The Johnson Society (Lichfield)
Dr Samuel Johnson, born in Lichfield September 1709 and died in London December 1784, lexicographer, author, poet, conversationalist, and Christian. The Johnson Society aims to encourage the study of the life, works and times of Samuel Johnson and also to cooperate in preserving the memorials, associations, manuscripts and letters of Johnson and his contemporaries. It commemorates Johnson’s birthday for a weekend in September every year. Officers of the Society can be contacted at the Johnson Birthplace Museum, Breadmarket Street, Lichfield, Staffs WS13 6LG, by email at firstname.lastname@example.org – or visit the website at www.thejohnsonsociety.org.uk. The annual publication Transactions is published in January and circulated to members.
The Johnson Society (London)
The London Society was founded in 1928 and has an international membership. It holds seven meetings each year with speakers. It also publishes an annual journal the New Rambler and an occasional newsletter The New Idler. For more detail, visit www.johnsonsocietyoflondon.org.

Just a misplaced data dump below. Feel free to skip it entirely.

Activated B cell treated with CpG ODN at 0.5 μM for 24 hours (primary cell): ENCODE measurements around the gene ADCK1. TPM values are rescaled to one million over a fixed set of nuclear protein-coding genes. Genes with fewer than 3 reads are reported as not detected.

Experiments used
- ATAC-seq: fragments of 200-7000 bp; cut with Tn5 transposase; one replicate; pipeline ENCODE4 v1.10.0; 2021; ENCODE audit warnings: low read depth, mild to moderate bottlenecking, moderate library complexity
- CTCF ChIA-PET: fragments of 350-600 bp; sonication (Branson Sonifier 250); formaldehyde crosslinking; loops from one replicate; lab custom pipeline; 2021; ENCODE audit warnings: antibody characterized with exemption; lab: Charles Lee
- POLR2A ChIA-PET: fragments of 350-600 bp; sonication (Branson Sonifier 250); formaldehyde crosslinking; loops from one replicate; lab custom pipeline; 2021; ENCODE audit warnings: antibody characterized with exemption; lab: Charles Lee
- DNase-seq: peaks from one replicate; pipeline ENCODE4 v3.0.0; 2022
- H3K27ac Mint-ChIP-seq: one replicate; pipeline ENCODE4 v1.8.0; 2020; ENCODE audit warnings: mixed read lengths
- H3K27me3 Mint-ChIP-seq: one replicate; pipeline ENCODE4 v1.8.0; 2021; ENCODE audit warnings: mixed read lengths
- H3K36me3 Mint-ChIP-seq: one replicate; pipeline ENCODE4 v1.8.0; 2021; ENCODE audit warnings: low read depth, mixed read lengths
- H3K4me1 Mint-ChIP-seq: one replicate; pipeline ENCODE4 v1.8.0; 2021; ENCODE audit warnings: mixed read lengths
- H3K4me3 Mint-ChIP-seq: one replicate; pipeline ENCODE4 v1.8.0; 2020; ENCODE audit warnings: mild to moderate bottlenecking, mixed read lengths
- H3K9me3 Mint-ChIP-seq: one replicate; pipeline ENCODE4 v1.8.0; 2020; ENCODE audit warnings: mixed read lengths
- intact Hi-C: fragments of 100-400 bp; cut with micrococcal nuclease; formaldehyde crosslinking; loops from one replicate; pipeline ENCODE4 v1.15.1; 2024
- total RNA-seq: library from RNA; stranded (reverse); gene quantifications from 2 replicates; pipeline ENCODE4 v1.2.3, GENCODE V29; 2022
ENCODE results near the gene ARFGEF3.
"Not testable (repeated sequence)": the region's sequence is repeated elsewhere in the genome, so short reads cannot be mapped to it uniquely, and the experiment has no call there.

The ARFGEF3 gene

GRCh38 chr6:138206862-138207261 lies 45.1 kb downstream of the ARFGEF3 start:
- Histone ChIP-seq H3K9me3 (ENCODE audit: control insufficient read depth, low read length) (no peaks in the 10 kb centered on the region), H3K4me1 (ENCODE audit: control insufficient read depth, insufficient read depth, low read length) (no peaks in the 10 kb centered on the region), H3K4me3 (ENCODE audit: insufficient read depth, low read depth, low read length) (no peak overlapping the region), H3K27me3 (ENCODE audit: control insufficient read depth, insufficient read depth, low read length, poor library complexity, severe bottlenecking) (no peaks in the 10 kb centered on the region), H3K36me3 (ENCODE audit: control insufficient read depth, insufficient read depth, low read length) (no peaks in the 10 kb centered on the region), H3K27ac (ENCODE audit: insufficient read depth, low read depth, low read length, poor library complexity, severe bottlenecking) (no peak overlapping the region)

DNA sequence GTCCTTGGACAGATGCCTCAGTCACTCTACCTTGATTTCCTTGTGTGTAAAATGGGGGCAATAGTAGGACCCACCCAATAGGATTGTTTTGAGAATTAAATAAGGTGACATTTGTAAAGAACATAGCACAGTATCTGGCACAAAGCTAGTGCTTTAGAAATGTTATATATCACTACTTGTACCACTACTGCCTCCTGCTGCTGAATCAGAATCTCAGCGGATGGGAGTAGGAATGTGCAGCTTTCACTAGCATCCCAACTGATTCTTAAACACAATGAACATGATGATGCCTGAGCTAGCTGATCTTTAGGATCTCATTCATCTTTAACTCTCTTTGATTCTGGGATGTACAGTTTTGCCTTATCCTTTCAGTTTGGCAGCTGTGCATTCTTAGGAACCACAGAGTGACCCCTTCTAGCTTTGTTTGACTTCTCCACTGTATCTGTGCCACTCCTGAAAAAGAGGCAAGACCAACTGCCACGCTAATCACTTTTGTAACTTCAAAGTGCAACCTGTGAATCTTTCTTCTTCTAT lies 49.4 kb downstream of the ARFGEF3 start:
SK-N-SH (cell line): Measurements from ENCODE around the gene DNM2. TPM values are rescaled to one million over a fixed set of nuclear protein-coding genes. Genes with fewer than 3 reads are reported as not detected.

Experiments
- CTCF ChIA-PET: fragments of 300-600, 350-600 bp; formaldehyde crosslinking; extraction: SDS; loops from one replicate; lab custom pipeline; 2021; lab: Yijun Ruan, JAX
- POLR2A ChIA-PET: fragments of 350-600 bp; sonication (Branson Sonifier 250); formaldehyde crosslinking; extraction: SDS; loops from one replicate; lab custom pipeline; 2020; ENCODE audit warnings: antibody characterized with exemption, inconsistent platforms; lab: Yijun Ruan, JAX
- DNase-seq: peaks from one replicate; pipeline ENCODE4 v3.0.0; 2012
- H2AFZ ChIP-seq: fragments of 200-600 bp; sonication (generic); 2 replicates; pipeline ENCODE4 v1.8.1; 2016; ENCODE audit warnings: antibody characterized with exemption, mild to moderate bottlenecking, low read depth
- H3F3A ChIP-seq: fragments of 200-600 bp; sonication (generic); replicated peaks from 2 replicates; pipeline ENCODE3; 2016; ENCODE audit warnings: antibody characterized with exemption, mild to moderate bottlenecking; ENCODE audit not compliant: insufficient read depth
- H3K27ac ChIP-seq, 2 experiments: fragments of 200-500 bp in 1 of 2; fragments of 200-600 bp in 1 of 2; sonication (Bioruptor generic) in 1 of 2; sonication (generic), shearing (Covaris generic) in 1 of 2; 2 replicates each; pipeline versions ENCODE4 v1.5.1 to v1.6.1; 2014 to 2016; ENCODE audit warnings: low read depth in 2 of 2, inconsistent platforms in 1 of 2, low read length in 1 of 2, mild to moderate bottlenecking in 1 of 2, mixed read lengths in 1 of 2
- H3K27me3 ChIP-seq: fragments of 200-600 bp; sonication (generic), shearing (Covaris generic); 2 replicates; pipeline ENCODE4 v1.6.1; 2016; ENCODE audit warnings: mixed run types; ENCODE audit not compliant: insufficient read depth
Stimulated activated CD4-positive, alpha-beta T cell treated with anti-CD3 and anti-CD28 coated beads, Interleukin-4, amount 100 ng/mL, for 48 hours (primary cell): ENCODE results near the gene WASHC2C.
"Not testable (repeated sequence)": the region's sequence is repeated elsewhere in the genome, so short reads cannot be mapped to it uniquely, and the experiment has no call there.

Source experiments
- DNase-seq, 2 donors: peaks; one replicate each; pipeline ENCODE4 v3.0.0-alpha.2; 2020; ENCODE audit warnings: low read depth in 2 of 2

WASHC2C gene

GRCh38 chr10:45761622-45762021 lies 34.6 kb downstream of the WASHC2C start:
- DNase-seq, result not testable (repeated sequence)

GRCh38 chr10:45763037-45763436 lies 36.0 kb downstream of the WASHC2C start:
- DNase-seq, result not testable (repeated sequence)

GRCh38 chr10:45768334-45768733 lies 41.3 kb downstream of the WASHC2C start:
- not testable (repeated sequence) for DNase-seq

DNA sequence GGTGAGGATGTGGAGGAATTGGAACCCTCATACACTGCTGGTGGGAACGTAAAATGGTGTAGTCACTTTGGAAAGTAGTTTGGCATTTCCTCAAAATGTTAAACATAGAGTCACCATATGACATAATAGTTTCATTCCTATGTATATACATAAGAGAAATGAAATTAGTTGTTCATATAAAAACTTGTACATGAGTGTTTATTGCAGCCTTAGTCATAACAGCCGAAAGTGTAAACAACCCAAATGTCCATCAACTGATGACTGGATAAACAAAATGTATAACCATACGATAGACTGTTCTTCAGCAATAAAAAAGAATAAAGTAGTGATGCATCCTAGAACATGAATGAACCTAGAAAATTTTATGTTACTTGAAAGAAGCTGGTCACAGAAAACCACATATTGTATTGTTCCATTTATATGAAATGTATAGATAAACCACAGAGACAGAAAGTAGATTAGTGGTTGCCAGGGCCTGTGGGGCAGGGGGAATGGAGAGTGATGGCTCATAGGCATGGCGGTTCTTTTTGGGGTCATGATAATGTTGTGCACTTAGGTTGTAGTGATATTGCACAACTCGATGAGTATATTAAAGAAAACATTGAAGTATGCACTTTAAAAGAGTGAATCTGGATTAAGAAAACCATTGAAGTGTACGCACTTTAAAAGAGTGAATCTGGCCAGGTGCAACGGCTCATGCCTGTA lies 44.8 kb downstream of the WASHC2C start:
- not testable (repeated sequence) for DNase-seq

The David Jones Society
David Jones (1895-1974) attended Camberwell Art College before joining the Royal Welch Fusiliers in 1915. He fought at the Battle of the Somme, and, on returning to England, met Eric Gill and continued to paint. He subsequently started to write, publishing long poems with illustrations. The Society aims to promote and encourage knowledge about the painter-poet. Annual conferences are organised, as well as visits to sites of interest where he lived, worked, fought in the Great War, and art galleries containing his visual art. It also publishes an annual journal. For more information visit www.david-jones-society.org.